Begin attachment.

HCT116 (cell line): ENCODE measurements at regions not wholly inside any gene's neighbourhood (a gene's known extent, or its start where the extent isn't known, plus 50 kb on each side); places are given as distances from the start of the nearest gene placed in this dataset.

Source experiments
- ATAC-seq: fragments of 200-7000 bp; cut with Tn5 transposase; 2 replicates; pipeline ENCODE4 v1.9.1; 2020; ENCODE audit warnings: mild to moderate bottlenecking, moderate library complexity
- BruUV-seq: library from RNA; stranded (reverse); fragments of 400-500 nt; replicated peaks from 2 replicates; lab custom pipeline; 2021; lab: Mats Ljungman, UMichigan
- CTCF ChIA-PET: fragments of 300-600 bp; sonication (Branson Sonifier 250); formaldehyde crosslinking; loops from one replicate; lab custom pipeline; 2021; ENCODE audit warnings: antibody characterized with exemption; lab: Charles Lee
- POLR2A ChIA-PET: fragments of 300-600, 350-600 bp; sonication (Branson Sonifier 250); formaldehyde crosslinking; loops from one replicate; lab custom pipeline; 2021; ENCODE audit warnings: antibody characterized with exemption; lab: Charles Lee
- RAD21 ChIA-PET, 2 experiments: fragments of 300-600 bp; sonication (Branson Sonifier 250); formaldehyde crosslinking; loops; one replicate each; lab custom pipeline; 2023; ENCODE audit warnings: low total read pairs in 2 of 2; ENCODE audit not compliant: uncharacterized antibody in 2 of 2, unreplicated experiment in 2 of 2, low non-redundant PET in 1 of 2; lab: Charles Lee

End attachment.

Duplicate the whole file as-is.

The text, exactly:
HCT116 (cell line): ENCODE measurements at regions not wholly inside any gene's neighbourhood (a gene's known extent, or its start where the extent isn't known, plus 50 kb on each side); places are given as distances from the start of the nearest gene placed in this dataset.

Source experiments
- ATAC-seq: fragments of 200-7000 bp; cut with Tn5 transposase; 2 replicates; pipeline ENCODE4 v1.9.1; 2020; ENCODE audit warnings: mild to moderate bottlenecking, moderate library complexity
- BruUV-seq: library from RNA; stranded (reverse); fragments of 400-500 nt; replicated peaks from 2 replicates; lab custom pipeline; 2021; lab: Mats Ljungman, UMichigan
- CTCF ChIA-PET: fragments of 300-600 bp; sonication (Branson Sonifier 250); formaldehyde crosslinking; loops from one replicate; lab custom pipeline; 2021; ENCODE audit warnings: antibody characterized with exemption; lab: Charles Lee
- POLR2A ChIA-PET: fragments of 300-600, 350-600 bp; sonication (Branson Sonifier 250); formaldehyde crosslinking; loops from one replicate; lab custom pipeline; 2021; ENCODE audit warnings: antibody characterized with exemption; lab: Charles Lee
- RAD21 ChIA-PET, 2 experiments: fragments of 300-600 bp; sonication (Branson Sonifier 250); formaldehyde crosslinking; loops; one replicate each; lab custom pipeline; 2023; ENCODE audit warnings: low total read pairs in 2 of 2; ENCODE audit not compliant: uncharacterized antibody in 2 of 2, unreplicated experiment in 2 of 2, low non-redundant PET in 1 of 2; lab: Charles Lee